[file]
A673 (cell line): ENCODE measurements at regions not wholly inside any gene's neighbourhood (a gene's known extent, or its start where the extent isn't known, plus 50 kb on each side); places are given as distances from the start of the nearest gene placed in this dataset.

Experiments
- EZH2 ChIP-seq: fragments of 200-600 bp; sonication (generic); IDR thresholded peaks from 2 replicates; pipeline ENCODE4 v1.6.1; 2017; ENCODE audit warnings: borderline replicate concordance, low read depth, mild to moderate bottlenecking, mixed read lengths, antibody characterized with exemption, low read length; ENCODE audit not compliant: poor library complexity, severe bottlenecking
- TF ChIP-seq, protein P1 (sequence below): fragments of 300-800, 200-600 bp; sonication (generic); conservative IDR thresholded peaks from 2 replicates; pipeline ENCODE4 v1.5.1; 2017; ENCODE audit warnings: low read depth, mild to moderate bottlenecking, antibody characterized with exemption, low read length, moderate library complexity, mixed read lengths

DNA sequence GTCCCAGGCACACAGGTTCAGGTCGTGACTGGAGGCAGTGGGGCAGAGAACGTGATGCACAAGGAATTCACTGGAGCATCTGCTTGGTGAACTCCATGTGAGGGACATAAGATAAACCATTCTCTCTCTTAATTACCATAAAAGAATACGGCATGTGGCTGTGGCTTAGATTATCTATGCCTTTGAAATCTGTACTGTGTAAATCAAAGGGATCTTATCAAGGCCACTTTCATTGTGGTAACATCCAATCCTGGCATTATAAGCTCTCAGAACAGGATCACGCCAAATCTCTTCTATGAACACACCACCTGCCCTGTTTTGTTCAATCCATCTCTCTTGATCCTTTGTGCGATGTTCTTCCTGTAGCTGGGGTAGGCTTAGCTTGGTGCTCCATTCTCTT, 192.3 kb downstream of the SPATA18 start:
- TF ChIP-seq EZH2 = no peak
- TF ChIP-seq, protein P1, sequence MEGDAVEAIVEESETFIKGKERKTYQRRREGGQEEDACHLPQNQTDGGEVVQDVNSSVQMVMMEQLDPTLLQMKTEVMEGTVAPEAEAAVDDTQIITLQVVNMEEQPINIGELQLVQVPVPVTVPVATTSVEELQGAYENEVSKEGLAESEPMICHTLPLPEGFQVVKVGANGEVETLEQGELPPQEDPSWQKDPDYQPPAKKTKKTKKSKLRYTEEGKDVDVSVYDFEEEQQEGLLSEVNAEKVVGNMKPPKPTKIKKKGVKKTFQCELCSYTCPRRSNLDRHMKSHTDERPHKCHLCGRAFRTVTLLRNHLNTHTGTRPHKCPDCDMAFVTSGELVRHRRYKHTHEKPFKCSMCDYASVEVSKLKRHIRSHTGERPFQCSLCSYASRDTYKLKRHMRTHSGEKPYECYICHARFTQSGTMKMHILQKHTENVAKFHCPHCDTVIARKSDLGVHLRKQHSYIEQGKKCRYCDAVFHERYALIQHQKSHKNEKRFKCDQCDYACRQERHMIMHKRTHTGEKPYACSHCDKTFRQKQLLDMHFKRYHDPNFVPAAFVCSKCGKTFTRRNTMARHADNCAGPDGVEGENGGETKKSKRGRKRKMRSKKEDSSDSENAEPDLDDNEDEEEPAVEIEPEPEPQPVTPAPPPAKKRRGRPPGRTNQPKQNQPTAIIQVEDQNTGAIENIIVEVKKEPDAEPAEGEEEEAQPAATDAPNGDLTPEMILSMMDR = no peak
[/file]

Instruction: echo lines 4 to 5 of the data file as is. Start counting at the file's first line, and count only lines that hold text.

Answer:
- TF ChIP-seq, protein P1 (sequence below): fragments of 300-800, 200-600 bp; sonication (generic); conservative IDR thresholded peaks from 2 replicates; pipeline ENCODE4 v1.5.1; 2017; ENCODE audit warnings: low read depth, mild to moderate bottlenecking, antibody characterized with exemption, low read length, moderate library complexity, mixed read lengths

DNA sequence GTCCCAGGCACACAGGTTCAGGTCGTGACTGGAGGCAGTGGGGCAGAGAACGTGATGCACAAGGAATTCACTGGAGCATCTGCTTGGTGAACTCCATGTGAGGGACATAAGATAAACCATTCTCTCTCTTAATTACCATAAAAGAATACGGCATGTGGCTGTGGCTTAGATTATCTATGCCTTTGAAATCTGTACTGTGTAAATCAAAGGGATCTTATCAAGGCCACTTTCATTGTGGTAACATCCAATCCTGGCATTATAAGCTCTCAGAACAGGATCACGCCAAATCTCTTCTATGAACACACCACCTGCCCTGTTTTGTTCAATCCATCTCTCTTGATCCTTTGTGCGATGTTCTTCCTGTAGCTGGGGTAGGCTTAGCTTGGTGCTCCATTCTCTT, 192.3 kb downstream of the SPATA18 start: